- Associated Press - Thursday, October 6, 2011

Scientists seek to document later fall colors
DAVID SHARP,Associated Press David Sharp

PORTLAND, Maine (AP) — Clocks may not be the only thing falling back: That signature autumn change in leaf colors may be drifting further down the calendar.

Scientists don’t quite know if global warming is changing the signs of fall like it already has with an earlier-arriving spring. They’re turning their attention to fall foliage in hopes of determining whether climate change is leading to a later arrival of autumn’s golden, orange and red hues.

Studies in Europe and in Japan already indicate leaves are changing color and dropping later, so it stands to reason that it’s happening here as well, said Richard Primack, professor of biology at Boston University.

“The fall foliage is going to get pushed back,” Primack warned.

Down the road, scientists say there could be implications not just for ecology but for the economy if duller or delayed colors discourage leaf-peeping tourists.

Phenology is the study of timing in nature, whether it’s crocuses emerging in the spring, leaves falling from trees, or Canada geese heading south for the winter.

And it’s tricky business for fall foliage.

The budding of plants each spring is tied almost exclusively to warming temperatures, while fall’s changing colors are linked to cooling temperatures, decreasing sunlight and soil moisture.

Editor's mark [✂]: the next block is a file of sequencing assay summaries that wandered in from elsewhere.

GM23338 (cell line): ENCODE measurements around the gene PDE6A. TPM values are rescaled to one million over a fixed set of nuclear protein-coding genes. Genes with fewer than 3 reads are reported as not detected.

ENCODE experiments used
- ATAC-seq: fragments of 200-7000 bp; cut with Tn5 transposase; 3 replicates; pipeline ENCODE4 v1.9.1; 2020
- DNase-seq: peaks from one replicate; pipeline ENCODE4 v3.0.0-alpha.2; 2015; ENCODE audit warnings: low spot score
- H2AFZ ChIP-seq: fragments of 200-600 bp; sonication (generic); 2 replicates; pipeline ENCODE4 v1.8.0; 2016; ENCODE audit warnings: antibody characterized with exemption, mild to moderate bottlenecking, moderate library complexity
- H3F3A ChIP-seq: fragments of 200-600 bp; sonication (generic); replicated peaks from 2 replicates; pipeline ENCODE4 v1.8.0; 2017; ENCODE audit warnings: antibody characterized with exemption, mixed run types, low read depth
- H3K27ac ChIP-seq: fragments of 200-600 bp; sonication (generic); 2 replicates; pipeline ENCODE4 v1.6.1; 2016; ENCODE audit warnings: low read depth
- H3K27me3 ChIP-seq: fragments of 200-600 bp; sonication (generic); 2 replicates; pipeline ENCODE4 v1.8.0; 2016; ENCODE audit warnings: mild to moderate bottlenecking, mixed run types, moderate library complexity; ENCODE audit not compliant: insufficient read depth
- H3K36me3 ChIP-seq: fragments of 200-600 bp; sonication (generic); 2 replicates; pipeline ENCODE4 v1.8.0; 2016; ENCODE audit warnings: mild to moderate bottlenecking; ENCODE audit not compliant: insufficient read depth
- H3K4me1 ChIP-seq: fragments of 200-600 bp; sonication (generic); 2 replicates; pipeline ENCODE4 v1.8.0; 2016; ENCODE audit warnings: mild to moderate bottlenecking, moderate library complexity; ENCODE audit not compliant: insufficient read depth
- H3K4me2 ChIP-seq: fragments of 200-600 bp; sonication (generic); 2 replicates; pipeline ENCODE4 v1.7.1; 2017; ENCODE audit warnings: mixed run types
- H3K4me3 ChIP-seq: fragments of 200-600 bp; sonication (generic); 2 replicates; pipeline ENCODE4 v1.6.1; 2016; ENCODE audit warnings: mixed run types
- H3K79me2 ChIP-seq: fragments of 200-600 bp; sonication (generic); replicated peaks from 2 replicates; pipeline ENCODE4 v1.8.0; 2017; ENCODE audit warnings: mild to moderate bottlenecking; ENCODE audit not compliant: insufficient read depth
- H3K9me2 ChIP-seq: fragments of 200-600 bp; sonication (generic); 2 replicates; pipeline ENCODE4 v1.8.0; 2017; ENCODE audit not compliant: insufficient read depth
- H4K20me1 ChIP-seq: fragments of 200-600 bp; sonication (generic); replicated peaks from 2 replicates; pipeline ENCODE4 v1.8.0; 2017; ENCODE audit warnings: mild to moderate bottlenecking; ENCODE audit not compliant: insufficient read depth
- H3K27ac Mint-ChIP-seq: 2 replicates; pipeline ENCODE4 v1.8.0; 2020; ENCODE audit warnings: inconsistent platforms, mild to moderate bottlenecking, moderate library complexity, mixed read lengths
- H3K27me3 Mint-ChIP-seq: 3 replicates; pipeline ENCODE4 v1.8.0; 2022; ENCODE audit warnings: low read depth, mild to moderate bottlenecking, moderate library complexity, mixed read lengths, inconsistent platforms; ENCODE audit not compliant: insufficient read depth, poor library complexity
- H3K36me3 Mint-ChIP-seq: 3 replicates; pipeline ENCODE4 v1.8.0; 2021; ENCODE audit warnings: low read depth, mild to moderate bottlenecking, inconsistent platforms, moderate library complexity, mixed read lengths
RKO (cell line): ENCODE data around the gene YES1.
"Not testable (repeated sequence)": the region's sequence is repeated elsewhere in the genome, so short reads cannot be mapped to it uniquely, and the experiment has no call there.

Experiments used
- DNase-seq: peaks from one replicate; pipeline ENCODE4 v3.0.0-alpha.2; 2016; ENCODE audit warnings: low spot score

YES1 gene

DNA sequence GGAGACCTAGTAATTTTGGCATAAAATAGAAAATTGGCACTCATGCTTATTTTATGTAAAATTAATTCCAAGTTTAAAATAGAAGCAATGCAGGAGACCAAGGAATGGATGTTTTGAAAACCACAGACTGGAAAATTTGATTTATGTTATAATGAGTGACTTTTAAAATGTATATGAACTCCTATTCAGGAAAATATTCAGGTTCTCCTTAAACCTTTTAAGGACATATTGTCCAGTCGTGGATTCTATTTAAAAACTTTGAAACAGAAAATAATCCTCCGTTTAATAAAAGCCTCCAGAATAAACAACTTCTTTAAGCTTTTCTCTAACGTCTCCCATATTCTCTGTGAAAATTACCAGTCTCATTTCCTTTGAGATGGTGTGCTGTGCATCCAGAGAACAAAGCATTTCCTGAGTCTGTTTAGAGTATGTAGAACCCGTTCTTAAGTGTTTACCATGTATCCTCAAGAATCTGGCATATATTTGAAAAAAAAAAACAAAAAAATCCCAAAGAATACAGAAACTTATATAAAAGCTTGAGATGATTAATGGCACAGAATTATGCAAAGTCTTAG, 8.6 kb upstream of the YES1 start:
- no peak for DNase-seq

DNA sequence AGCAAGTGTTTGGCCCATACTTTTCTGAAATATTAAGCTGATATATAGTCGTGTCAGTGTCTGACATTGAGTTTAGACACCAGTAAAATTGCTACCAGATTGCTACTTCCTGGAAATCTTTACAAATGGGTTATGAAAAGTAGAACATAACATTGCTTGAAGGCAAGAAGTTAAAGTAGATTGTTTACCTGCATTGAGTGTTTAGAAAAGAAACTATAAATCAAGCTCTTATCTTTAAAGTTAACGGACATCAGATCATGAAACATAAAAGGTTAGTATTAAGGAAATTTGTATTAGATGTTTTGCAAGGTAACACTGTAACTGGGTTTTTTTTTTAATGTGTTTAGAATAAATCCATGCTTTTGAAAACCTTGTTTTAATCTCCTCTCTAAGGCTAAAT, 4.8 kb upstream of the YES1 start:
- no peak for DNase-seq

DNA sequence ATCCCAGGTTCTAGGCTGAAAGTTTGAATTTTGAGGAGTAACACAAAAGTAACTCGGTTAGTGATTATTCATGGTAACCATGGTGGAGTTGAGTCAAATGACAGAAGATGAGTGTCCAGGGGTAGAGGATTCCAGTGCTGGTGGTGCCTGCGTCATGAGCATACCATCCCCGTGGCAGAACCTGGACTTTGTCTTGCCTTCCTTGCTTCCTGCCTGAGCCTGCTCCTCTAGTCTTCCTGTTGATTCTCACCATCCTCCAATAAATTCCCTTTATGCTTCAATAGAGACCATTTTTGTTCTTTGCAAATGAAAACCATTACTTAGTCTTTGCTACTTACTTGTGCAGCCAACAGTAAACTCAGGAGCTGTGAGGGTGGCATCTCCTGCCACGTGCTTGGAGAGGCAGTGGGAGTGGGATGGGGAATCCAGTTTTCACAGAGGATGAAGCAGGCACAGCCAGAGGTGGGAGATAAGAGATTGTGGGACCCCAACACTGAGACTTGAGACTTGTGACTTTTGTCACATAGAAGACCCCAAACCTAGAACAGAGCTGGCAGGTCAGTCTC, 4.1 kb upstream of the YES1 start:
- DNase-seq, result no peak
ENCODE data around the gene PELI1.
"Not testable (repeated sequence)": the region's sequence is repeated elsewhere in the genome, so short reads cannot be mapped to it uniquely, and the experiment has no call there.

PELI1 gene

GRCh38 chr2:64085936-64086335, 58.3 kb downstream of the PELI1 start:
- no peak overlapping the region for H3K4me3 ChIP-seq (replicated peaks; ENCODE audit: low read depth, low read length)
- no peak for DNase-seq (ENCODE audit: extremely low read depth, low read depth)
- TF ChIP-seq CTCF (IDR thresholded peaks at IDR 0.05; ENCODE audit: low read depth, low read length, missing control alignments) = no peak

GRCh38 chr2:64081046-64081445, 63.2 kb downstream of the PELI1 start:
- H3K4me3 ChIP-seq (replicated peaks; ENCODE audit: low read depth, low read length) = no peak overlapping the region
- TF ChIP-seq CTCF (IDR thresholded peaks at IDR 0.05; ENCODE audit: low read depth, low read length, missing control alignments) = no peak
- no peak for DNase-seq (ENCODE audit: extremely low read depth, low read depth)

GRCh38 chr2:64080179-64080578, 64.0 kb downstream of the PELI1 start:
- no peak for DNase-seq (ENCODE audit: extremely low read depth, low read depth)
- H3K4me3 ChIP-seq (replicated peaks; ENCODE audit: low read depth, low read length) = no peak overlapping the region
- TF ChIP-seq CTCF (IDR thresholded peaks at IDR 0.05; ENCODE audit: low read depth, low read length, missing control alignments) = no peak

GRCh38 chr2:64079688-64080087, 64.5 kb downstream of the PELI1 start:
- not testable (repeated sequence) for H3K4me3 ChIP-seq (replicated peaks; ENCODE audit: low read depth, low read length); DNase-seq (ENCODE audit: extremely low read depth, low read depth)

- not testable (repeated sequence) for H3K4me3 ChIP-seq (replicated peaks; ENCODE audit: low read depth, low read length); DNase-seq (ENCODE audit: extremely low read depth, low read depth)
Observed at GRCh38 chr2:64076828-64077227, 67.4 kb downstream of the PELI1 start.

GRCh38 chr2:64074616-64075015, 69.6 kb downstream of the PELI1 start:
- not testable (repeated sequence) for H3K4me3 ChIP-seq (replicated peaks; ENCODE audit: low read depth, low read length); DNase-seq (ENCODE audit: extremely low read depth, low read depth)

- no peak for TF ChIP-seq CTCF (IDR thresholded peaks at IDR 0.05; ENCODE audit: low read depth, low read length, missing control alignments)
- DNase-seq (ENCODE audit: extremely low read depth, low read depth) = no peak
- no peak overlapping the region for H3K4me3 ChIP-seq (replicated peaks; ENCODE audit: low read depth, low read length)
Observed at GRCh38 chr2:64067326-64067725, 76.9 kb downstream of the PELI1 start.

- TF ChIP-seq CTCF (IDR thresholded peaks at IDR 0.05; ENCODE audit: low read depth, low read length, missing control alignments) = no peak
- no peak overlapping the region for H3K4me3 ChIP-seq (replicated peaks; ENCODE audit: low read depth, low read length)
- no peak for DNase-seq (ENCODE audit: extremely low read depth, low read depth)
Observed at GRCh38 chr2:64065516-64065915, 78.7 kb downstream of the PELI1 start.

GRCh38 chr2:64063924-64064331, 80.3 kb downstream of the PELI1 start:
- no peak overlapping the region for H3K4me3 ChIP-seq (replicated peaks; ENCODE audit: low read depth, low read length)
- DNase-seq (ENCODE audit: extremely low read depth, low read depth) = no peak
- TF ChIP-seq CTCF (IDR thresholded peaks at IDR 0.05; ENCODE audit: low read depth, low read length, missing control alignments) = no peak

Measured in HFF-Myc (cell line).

The brilliant colors associated with fall happen when production of chlorophyll, the green pigment in plants that’s crucial to photosynthesis, slows down as the days get shorter and the nights grow longer. That exposes leaves’ yellow, red and orange pigments that are normally hidden from view.

How and when that happens depends on temperatures and moisture levels. In some years, the colors are more vibrant than others. Further complicating matters: A tree that’s stressed may simply drop its leaves, with no color change, or brown leaves.

“Fall is still an enigma,” said Jake Weltzin, executive director of the National Phenology Network in Arizona and an ecologist with the U.S. Geological Survey.

Scientists caution that heavy rain, drought-like conditions or temperature extremes can cause dramatic year-to-year fluctuations that don’t establish a long-term trend. For example, heavy rainfall in New England this spring, followed by a deluge caused by Irene, is causing fungal growth that’s causing some trees’ leaves to turn brown and drop earlier than normal.

William Ostrofsky, forest pathologist with the Maine Forest Service, is skeptical about whether there’s a proven link between fall foliage and climate change.

“I just don’t know that there’s any evidence to indicate there’s a trend one way or the other,” said Ostrofsky, who points out that year-to-year fluctuations make it difficult to discern long-term trends. “I really don’t think we’ve seen any long-term trend, as far as I can tell.”

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